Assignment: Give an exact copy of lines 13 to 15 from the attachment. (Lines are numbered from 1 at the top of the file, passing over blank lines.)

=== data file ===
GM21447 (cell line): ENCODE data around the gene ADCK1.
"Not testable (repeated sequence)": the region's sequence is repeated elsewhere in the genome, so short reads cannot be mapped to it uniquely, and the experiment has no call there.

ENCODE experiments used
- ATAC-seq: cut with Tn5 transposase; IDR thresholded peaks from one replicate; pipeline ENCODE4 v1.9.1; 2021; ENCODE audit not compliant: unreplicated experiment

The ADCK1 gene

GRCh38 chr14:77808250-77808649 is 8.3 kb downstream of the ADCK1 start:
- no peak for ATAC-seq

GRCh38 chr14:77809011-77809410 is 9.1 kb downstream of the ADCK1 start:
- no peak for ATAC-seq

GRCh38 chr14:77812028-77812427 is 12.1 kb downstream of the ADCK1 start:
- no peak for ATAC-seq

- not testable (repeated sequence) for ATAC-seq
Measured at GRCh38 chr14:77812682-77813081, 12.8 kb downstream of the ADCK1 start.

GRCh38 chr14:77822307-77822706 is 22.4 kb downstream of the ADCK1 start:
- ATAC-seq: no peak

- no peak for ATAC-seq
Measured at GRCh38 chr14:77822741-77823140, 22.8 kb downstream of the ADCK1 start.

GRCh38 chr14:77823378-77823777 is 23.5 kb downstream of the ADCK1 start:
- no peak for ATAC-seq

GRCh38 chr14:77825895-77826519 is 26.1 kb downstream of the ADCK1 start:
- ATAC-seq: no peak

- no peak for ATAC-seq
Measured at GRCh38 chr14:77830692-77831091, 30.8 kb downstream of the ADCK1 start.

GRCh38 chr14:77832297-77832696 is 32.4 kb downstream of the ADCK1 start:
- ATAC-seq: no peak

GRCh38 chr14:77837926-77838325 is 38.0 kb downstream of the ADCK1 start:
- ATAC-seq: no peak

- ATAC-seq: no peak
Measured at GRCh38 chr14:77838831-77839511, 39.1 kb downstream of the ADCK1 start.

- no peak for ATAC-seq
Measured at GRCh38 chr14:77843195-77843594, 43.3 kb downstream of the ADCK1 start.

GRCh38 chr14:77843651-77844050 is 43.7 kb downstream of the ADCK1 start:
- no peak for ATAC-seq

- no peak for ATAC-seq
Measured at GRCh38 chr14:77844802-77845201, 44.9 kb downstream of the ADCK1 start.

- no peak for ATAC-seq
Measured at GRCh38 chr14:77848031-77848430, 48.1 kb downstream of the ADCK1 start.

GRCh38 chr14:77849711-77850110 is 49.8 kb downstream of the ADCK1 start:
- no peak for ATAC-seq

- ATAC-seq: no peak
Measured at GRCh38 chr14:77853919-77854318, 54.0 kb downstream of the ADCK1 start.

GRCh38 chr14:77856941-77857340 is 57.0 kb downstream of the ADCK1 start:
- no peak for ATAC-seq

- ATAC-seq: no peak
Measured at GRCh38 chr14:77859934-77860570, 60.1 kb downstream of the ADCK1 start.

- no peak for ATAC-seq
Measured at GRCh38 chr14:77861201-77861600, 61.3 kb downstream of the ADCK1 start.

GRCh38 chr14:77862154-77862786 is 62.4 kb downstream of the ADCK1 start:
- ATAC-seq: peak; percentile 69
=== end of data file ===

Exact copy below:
Measured at GRCh38 chr14:77812682-77813081, 12.8 kb downstream of the ADCK1 start.

GRCh38 chr14:77822307-77822706 is 22.4 kb downstream of the ADCK1 start:
- ATAC-seq: no peak